Latest Team Rankings
Free Text Alerts
|ShopMobileRadio RSSRivals.com Yahoo! Sports|
|College Teams||High Schools|
April 11, 2012
Dallas Jackson is the Senior Analyst for RivalsHigh. Email him your question, comment or story ideas to DallasJ@Yahoo-Inc.com and follow him on Twitter.
In just its fourth year, the Southwest Elite 7-on-7 has grown into one of the best passing tournaments in the country. The two-day event will be played at Springdale (Ark.) Shiloh Christian and feature five defending state champions and numerous teams that were ranked in the RivalsHigh 100 during the 2011 season.
The 32-team field will be competing on July 13-14 for an automatic-qualifying spot in the prestigious National Select 7-on-7 Tournament to be held at Hoover (Ala.) High the following weekend.
The affiliation with the National Select event - along with previous high-profile players and teams - has made it easier for event organizer and Shiloh Christian head coach Josh Floyd to land nationally relevant participants.
"The more it's grown, the easier it has been to draw teams," he said. "A lot of the teams know about Shiloh (Christian), and so that has been a good starting point a lot of the time.
"Then when you can sell what programs have been here, the athletes that have played in it, all that helps. Obviously being paired with Hoover and the National Select event helps, too."
This season it has helped bring Illinois Class 3A champion Aurora (Ill.) Christian and Mississippi Class 5A champion Olive Branch (Miss.) High to the event as two out-of-state champions in a field that boasts programs from nine different states. Three Arkansas state champions from 2011 will take the field as well: Class 3A winner Charleston (Ark.) High; Class 6A power El Dorado (Ark.) High; and reigning 7A titlist Fayetteville (Ark.) High are all committed to playing.
Joining the teams that won state titles will be six other schools that have been nationally ranked in the RivalsHigh 100 within the last five years: Bastrop (La.) High, Broken Arrow (Okla.) High, Indianapolis (Ind.) Warren Central, Midwest City (Okla.) High, Springdale (Ark.) Har-Ber, and host-school Shiloh Christian.
The quality of the field has made this event a great place for teams to compete and see where they stand before the opening of the summer practice schedule.
"The competition is the best part," Floyd said. "It's the middle of July, and you get the opportunity to compete against some of the best teams in the region. It doesn't necessarily guarantee you to win games in the fall, but it does help prepare your team."
Part of the preparation the teams will get is in the ability to go up against some of the best individuals in the nation.
The list of past participants is headlined by the No. 1 player in the class of 2012, Dorial Green-Beckham, but it also includes multiple U.S. Army All-American Bowl players such as Barry Sanders and Kiehl Frazier.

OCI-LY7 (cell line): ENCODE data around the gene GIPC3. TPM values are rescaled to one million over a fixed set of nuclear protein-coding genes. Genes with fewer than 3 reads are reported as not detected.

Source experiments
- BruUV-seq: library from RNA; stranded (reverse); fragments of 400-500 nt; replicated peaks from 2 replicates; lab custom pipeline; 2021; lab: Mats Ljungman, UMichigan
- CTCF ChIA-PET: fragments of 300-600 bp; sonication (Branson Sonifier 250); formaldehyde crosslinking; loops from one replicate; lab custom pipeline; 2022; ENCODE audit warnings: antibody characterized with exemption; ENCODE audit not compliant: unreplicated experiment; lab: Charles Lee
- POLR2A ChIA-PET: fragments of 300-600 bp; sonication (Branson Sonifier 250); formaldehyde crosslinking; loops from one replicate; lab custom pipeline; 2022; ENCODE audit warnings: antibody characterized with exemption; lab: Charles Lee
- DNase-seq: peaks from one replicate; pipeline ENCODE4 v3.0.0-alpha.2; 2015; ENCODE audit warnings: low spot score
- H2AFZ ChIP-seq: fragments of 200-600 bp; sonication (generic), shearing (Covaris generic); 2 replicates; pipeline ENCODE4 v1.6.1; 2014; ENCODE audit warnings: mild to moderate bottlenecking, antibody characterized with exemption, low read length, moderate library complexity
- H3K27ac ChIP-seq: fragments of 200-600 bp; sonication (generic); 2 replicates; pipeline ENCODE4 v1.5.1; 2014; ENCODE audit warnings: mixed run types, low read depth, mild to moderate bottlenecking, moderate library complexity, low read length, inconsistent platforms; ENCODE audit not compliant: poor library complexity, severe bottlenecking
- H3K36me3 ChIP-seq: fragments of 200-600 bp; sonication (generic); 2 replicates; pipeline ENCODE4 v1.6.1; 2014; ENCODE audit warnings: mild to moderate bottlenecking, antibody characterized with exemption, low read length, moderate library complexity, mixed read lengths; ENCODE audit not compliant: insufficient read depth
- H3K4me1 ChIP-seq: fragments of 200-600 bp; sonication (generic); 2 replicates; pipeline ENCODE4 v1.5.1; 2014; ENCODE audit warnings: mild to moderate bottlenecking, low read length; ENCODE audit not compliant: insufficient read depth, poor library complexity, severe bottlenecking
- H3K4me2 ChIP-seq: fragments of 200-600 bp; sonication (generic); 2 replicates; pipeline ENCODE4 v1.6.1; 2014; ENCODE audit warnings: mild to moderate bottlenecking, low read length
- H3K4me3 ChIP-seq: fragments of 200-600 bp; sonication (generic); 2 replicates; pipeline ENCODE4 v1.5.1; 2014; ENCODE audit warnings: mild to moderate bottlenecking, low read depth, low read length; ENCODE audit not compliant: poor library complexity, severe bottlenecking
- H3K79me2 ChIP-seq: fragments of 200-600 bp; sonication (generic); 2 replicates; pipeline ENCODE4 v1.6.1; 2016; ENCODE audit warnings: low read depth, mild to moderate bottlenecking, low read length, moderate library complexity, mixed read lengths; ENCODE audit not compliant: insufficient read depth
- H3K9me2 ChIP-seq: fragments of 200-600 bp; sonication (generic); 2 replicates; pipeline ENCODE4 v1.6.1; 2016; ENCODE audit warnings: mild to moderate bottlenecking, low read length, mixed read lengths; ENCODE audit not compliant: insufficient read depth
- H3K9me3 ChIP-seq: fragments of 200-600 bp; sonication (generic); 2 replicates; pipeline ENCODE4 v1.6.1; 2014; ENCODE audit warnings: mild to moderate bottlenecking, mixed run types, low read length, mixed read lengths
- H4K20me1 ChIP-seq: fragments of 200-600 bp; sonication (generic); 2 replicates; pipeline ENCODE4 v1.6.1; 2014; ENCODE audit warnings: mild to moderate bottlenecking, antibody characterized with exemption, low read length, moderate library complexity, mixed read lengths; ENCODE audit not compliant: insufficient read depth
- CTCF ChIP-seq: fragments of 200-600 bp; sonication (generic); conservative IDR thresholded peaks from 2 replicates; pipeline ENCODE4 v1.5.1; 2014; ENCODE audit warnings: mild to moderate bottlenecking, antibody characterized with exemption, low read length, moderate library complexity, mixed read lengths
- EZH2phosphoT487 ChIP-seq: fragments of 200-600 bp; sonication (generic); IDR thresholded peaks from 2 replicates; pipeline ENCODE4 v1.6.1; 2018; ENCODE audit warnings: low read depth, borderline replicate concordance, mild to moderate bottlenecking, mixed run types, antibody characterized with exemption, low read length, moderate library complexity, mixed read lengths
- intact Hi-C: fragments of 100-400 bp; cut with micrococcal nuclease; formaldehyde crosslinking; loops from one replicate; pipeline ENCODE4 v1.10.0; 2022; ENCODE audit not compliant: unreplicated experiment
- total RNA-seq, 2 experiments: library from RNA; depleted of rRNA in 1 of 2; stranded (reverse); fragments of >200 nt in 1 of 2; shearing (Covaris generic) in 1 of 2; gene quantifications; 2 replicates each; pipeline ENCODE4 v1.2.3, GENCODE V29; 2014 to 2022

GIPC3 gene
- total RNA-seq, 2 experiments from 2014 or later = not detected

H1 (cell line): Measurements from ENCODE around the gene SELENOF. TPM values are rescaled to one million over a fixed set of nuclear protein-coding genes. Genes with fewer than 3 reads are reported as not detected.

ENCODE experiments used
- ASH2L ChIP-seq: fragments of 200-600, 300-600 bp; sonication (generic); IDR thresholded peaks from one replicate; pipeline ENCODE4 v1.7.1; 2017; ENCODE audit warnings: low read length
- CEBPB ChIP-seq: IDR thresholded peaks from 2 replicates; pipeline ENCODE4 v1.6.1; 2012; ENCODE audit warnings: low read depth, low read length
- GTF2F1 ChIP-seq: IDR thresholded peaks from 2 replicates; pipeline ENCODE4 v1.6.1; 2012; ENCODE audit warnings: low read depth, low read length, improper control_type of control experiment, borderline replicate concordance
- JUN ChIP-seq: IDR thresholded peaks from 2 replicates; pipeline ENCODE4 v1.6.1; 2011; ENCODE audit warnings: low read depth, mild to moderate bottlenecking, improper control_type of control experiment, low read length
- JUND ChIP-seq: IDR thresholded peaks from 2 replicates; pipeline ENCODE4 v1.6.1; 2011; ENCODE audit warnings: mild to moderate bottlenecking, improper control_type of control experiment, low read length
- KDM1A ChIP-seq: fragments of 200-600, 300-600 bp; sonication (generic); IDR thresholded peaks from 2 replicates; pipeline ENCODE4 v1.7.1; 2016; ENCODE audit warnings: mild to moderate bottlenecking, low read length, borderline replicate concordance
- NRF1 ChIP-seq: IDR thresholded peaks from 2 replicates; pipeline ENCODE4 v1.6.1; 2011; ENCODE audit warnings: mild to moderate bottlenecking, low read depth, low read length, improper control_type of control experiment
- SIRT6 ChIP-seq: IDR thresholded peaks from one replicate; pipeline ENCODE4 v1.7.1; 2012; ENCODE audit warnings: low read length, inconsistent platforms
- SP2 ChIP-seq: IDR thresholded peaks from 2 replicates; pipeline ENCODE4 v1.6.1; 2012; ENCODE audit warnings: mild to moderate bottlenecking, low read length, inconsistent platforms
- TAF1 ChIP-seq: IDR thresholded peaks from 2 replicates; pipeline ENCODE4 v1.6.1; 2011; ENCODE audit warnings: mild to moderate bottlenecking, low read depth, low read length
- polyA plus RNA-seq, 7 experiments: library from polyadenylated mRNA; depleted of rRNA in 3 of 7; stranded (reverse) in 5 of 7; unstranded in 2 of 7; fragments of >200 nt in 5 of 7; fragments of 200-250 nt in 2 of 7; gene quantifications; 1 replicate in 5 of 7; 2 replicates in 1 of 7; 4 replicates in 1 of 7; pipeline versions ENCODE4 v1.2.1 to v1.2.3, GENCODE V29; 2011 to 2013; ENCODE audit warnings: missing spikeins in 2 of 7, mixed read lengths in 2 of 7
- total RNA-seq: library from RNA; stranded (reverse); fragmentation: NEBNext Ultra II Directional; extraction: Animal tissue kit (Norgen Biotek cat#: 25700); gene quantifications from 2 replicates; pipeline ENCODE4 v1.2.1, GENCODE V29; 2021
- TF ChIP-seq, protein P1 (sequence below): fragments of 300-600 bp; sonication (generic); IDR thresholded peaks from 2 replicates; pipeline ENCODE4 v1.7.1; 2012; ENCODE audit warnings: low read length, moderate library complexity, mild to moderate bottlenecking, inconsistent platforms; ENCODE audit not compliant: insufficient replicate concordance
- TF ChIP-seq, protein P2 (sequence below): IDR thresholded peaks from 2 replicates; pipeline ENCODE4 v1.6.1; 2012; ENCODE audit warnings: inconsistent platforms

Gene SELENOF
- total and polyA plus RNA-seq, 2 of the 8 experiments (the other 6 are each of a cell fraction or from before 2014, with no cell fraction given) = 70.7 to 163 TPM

This year the event has only one player ranked inside the Rivals 250 - Warren Central linebacker Tim Kimbrough, who was ranked No. 119 - but that does not mean there will not be plenty of talent on display.
Floyd, who set many Arkansas state records as a quarterback and saw some of them broken by his former quarterback Frazier, is excited to see another passer this year.
"Austin Allen (is a guy I am excited about) from Fayetteville," Floyd said. "But there are a lot of other kids."
Allen led Fayetteville to a state championship as a junior last year and now is getting a lot of attention as a three-star prospect and the No. 17 rated pro-style quarterback in the country.
Rivals.com regional analyst Brian Perroni is excited to see Allen during the passing-season circuit.
"Allen is a big kid with a really strong arm," he said. "He is not one to make a lot of throws outside the pocket, but he fits the 7-on-7 game very well. He is accurate and is a good decision maker who has no problems getting rid of the ball quickly or checking down to his second or third options."
Both are three-star prospects, and according to Perroni they can use this event as a showcase for his individual talents.
Byrne, in particular, can start to close the gap between himself and the top-rated tight end in Arkansas, Hunter Henry.
"Byrne does not get nearly as much attention as Hunter Henry, but he is a good receiving target at the position," Perroni said. "He is actually built more like a wide receiver at 6-foot-4, 200 pounds, and that should translate well to 7-on-7 play."
Moore, who enters the year slightly under the radar due to sharing the defensive backfield with Missouri signee Levi Copelin, can elevate his stock as a strong cover corner in an event that usually puts the spotlight on the offense.
"Cre more than held his own against some very good receivers (last year)," Perroni said. "He was especially good against nationally-ranked Jenks [(Okla.) High] when I saw the two teams play. He is a bigger corner, so he does not get muscled around by big receivers."
While the individual matchups may be what the fans want to see, it is the coach in Floyd that thinks these types of events can help bond a team together, and that is the biggest reward for the summer season.
"I think it can definitely help with confidence," he said. "It's all about getting better. At the end of the day, we just want to compete and get better."